A new frog discovered in Cuba is the smallest in the Northern Hemisphere and is tied for the world record with the smallest frog in the Southern Hemisphere, say a team of biologists from Cuba and Penn State.
The one-centimeter-long frog also is the smallest of the tetrapods, a grouping that includes all animals with backbones except fishes, according to a paper to be published in the December 1996 issue of the journal Copeia by Cuban scientist Alberto R. Estrada and Penn State Professor of Biology S. Blair Hedges.
Estrada discovered the tiny orange-striped black frog living under leaf litter and among the roots of ferns in a humid rainforest on the western slope of Cuba's Monte Iberia. Hedges and Estrada gave it the scientific name Eleutherodactylus iberia, which in print is more than three times as long as the frog itself.
Hedges has teamed with Estrada and other Cuban scientists to find many new species of snakes, lizards, and frogs in Cuba's rainforests during the past several years, including a lizard tied for the record of world's tiniest. "You don't often find species that are the smallest, especially in a big group like tetrapods," he adds.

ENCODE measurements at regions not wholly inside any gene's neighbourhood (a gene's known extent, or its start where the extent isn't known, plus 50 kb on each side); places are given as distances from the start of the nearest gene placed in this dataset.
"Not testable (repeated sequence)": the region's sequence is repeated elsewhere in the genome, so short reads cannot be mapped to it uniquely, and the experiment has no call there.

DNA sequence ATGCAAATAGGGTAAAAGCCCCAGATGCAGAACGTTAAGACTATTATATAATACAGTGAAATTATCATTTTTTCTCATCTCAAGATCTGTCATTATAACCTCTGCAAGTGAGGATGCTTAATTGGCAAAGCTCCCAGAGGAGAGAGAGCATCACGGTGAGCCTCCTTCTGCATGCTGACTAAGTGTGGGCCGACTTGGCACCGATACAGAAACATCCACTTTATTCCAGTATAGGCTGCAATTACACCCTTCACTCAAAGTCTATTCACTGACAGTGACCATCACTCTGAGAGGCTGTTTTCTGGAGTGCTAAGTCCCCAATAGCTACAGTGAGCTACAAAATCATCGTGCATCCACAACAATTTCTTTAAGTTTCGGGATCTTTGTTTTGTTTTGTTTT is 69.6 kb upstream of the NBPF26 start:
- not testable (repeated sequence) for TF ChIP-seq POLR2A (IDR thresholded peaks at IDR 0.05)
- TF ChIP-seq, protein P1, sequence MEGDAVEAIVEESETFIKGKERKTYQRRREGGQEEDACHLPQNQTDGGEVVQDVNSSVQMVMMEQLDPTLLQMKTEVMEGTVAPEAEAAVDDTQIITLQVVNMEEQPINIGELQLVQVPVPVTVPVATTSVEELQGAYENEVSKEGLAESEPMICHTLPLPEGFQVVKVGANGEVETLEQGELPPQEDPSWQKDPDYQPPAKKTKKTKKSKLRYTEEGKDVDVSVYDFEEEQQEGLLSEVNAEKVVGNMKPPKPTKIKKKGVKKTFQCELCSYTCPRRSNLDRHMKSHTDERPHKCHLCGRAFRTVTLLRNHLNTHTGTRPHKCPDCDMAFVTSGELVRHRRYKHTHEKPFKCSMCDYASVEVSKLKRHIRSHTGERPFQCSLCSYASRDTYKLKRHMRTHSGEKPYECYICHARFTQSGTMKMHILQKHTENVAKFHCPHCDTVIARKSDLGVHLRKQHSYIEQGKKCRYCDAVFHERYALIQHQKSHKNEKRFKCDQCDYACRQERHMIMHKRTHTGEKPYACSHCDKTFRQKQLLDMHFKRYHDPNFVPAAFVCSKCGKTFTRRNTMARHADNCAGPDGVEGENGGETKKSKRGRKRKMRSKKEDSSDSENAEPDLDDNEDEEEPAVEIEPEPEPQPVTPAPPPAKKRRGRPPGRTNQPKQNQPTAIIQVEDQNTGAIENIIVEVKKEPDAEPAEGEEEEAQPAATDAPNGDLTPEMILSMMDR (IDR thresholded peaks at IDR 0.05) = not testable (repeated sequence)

Cuban scientists restricted by that country's economic conditions typically have teamed with foreign colleagues in order to carry on their work since the onset of severe economic hardships triggered by the fall of the Soviet Union. "The tropical forests in Cuba are even more fragile and more threatened than those in the Amazon of South America because they are so small--less than 10 percent of the island's land area--and they are now being cut down at an increasing rate, mainly for subsistence farming and cooking fuel," Hedges adds. "We still have an incomplete knowledge of the biodiversity on this planet, including areas like Cuba that are very close to the United States."
This research was sponsored by the National Science Foundation.
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